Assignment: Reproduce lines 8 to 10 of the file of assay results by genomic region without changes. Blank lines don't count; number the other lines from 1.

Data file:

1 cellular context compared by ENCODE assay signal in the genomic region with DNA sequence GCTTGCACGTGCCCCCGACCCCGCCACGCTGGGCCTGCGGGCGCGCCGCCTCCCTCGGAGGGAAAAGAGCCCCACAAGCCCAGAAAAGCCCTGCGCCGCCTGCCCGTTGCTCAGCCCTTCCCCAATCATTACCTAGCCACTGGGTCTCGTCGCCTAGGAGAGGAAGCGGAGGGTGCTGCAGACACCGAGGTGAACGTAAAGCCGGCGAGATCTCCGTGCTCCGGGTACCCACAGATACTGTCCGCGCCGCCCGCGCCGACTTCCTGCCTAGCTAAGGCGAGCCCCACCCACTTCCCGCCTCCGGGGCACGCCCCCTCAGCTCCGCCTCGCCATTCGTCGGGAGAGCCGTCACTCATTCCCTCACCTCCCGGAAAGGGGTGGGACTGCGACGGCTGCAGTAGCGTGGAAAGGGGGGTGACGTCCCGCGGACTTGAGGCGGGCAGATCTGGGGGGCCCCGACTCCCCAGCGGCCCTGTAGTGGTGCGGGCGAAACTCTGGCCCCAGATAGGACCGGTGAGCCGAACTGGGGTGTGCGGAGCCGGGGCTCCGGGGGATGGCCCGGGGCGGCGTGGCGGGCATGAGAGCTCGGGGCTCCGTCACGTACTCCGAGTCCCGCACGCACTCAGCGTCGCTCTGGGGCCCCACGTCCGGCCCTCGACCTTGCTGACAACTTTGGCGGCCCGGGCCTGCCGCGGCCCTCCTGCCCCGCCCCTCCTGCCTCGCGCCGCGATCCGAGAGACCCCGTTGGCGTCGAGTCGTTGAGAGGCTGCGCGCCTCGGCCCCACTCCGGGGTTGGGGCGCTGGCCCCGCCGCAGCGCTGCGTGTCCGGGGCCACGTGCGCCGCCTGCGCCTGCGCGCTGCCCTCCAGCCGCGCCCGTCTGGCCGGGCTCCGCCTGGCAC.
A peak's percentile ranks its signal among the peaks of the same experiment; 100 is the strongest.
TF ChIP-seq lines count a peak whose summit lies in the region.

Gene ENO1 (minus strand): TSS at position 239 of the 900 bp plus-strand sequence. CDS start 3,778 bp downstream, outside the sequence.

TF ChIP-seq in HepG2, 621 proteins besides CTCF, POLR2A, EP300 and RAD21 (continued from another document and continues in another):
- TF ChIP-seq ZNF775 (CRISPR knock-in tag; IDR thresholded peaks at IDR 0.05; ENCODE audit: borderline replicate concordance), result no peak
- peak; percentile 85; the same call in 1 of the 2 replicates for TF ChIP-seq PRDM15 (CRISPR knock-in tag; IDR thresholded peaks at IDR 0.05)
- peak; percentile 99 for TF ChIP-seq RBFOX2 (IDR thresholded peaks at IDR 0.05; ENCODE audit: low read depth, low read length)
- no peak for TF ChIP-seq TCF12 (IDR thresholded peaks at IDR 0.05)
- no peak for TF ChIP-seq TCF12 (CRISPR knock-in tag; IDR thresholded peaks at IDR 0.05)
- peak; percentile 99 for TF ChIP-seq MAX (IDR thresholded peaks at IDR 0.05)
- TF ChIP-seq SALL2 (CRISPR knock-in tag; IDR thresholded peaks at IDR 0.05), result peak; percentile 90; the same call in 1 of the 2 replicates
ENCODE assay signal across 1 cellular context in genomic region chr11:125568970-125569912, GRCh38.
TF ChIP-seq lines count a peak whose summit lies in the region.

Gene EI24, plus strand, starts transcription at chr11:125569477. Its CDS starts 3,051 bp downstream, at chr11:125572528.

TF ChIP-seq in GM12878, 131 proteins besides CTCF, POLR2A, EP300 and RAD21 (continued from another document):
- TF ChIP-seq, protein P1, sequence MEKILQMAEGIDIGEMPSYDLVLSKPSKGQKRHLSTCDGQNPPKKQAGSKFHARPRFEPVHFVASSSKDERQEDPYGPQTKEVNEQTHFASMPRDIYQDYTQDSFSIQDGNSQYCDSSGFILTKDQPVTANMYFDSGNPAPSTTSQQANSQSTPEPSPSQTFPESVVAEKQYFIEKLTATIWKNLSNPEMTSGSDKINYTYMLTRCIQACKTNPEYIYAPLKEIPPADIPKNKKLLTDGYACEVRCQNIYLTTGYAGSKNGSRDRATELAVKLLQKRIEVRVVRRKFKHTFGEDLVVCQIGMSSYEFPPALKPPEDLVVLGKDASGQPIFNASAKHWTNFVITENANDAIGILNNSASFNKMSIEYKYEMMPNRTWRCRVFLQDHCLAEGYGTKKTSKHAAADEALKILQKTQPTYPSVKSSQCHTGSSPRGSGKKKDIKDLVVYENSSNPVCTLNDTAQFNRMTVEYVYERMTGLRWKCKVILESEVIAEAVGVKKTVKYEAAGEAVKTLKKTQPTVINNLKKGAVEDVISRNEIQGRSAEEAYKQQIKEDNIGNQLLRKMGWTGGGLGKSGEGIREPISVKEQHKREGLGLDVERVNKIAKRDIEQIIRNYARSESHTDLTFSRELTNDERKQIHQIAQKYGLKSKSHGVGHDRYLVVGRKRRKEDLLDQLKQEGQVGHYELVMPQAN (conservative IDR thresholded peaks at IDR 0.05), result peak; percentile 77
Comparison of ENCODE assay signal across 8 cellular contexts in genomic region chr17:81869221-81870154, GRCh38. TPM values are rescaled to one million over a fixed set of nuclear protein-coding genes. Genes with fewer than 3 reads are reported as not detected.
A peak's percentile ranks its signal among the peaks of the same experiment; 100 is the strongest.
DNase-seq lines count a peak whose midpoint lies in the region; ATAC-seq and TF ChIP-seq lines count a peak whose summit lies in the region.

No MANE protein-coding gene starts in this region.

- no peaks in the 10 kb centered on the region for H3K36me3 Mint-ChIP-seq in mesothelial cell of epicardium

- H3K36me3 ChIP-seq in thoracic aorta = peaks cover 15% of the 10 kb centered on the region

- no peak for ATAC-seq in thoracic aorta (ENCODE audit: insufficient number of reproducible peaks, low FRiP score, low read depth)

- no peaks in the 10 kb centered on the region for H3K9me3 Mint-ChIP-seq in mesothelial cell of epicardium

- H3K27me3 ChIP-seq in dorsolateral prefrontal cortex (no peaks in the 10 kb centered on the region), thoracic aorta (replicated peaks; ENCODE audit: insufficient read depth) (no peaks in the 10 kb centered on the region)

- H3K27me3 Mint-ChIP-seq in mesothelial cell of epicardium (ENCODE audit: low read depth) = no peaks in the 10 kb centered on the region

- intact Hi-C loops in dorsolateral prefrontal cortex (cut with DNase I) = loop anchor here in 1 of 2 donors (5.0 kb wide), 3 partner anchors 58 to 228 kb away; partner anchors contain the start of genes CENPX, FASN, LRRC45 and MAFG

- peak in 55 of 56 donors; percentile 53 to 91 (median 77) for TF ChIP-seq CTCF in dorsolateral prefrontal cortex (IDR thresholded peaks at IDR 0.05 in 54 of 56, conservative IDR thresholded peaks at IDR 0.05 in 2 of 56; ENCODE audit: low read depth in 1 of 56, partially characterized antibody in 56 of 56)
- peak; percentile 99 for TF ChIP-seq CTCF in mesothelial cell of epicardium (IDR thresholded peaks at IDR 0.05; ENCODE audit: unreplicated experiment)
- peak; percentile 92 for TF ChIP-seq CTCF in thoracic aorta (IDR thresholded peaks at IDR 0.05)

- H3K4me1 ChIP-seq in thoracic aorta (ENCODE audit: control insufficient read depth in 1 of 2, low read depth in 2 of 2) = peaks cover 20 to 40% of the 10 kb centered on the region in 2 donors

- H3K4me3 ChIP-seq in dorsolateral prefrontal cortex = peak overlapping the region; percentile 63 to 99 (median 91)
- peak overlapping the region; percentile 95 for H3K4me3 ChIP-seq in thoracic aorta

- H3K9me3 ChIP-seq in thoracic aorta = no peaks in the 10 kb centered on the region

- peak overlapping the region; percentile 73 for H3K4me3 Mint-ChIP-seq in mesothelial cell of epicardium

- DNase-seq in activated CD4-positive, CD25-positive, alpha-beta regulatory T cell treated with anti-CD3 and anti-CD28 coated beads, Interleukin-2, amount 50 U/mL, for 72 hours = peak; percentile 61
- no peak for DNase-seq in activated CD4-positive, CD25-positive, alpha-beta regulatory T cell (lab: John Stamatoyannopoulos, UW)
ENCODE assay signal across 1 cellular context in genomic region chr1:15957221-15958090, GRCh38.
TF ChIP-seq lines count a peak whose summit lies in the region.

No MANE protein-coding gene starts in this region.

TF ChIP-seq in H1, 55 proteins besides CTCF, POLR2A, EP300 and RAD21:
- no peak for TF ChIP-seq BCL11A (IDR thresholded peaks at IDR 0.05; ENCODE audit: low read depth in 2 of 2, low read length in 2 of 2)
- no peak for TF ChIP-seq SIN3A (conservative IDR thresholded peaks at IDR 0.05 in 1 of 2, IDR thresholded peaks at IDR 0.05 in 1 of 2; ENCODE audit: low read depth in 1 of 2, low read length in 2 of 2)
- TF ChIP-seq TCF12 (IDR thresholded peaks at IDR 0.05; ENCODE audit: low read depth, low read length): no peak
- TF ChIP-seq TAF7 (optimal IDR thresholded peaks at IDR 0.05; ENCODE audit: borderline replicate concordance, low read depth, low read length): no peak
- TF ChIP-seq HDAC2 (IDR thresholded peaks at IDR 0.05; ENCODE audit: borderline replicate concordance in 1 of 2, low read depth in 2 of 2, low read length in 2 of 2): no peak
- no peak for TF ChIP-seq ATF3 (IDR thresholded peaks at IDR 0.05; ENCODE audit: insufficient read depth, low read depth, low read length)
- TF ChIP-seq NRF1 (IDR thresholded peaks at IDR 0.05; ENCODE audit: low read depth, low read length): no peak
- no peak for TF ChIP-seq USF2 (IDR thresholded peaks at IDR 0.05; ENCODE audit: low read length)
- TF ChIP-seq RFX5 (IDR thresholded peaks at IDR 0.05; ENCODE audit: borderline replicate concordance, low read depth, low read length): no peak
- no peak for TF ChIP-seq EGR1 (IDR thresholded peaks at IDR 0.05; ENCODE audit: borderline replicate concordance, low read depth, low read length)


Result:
- peak; percentile 99 for TF ChIP-seq RBFOX2 (IDR thresholded peaks at IDR 0.05; ENCODE audit: low read depth, low read length)
- no peak for TF ChIP-seq TCF12 (IDR thresholded peaks at IDR 0.05)
- no peak for TF ChIP-seq TCF12 (CRISPR knock-in tag; IDR thresholded peaks at IDR 0.05)